Well-Structured German Study Shows No Deaths among Healthy German Kids Ages 5 to 11

Well-Structured German Study Shows No Deaths among Healthy German Kids Ages 5 to 11

By Vinay Prasad   December 6, 2021   Public Health, Vaccines   3 minute read SHARE | PRINT | EMAILFacebookTwitterRedditLinkedInFlipboardTelegramPrintEmailCompartir

There is a new study out now from Germany, allow me to give you the highlights.

The authors begin by noting that there is uncertainty around the absolute risks of COVID to kids. Often, people divide (kids with bad outcomes) by (kids who present to the health care system) but this will always exaggerate risk, as it does not include all the kids whose symptoms are so mild they don’t seek health care. In other words, the denominator is smaller than the real denominator.

Side note: the studies that claim COVID19 has more myocarditis than vaccination also suffer from this error. I talk about that topic here.

The Germany authors go on to do it the right way, they combine seroprevalance data with data on bad outcomes in kids. They divide (kids with bad outcomes) by (kids who had covid19). I am tempted to say this is amazing, but the truth is: this paper is doing a very basic and obvious thing. The papers people cite instead are flawed.

Here is what we find for healthy kids with Covid-19:

  • For healthy kids, the risk of going to the hospital is 51 per 100,000
  • For healthy kids, the risk of going to the ICU is 8 per 100,000
  • For healthy kids, the risk of death is 3 per 1,000,000 with no deaths reported in kids older than 5
  • Kids 5 to 11 have a lower risk than kids <5 and adolescents 12 to 17
  • Kids 5 to 11 have a risk of going to the ICU of 2 in 100,000; 0 died
  • Among kids who died of COVID19, 38% were already on palliative/ hospice care.
  • MIS-C/ PIMS was less common with delta

What’s the take away?

In May of 2021, Wes Pegden, Stef Baral and I argued in the BMJ that kids vaccination should proceed via biological licensing agreement pathway and not the emergency use authorization. Because these risks were so low, we must demand robust evidence and large trials to show that the potential benefits of vaccination outweigh potential harms.

The benefits (at best) are going to be very small— what is lower than 3 per million?—so even rare safety signals can tip the scale. We wanted large randomized trials. Our plea may have affected the UK which is not vaccinating kids 5 to 11 (due to uncertainty), and may have helped the FDA expand the sample size of the trial. Then Gruber and Kraus at FDA resigned and the EUA was granted.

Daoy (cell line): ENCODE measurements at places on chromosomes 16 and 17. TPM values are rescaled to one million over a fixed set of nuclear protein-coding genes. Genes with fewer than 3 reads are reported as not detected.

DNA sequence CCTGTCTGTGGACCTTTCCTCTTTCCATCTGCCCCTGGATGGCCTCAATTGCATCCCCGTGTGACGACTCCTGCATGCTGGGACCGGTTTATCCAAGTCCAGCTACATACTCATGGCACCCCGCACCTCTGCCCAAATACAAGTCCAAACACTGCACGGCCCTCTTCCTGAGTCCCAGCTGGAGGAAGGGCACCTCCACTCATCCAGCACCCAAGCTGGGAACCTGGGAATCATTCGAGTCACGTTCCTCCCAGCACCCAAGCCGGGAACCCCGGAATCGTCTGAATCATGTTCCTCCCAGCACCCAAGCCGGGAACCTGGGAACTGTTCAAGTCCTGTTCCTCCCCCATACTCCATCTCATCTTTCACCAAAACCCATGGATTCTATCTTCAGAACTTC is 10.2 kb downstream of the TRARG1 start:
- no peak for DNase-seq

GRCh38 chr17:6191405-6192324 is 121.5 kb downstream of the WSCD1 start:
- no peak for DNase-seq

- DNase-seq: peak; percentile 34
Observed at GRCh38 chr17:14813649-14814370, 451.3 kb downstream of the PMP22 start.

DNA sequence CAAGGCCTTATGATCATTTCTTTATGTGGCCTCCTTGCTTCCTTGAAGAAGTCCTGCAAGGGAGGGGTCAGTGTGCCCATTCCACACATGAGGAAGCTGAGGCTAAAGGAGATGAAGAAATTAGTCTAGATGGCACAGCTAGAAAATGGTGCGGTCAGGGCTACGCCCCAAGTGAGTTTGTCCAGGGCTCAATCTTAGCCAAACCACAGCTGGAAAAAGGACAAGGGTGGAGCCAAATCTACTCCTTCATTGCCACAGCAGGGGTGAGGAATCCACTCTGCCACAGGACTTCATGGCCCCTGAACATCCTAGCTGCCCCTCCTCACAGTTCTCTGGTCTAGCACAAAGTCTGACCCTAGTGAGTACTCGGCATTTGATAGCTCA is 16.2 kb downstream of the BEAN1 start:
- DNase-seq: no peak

Listen to my discussion with Peds ID Chief Cody Meissner on this topic. https://www.youtube.com/embed/bFlEKfpLmfY?feature=oembed

The Germany study shows that risks to healthy kids are very low. It also shows the massive efforts that try to distort risk. By lumping together healthy kids and kids with comorbidities, one can find rates of risk that help neither group. They are too small for vulnerable kids, and too big for healthy kids. We have too much of this in the USA. 

These results put risk to kids in perspective. They show us that school closure was wrong. They make you think of easy questions: What is the upper bound benefit for masking a 6 year old in school? Hint: even if it works (Psst unproven) it won’t be big. And, this info also suggests difficult questions: Does a healthy 8 year old who already had Covid-19 benefit from vaccination? If so how much? If so, what evidence support that? 

When you know the absolute risks, you put Covid-19 for kids in perspective.

This is an important study.

Republished from the author’s substack


  • Vinay Prasad Vinay Prasad MD MPH is a hematologist-oncologist and Associate Professor in the Department of Epidemiology and Biostatistics at the University of California San Francisco. He runs the VKPrasad lab at UCSF, which studies cancer drugs, health policy, clinical trials and better decision making. He is author of over 300 academic articles, and the books Ending Medical Reversal (2015), and Malignant (2020).

Deja una respuesta

Tu dirección de correo electrónico no será publicada. Los campos obligatorios están marcados con *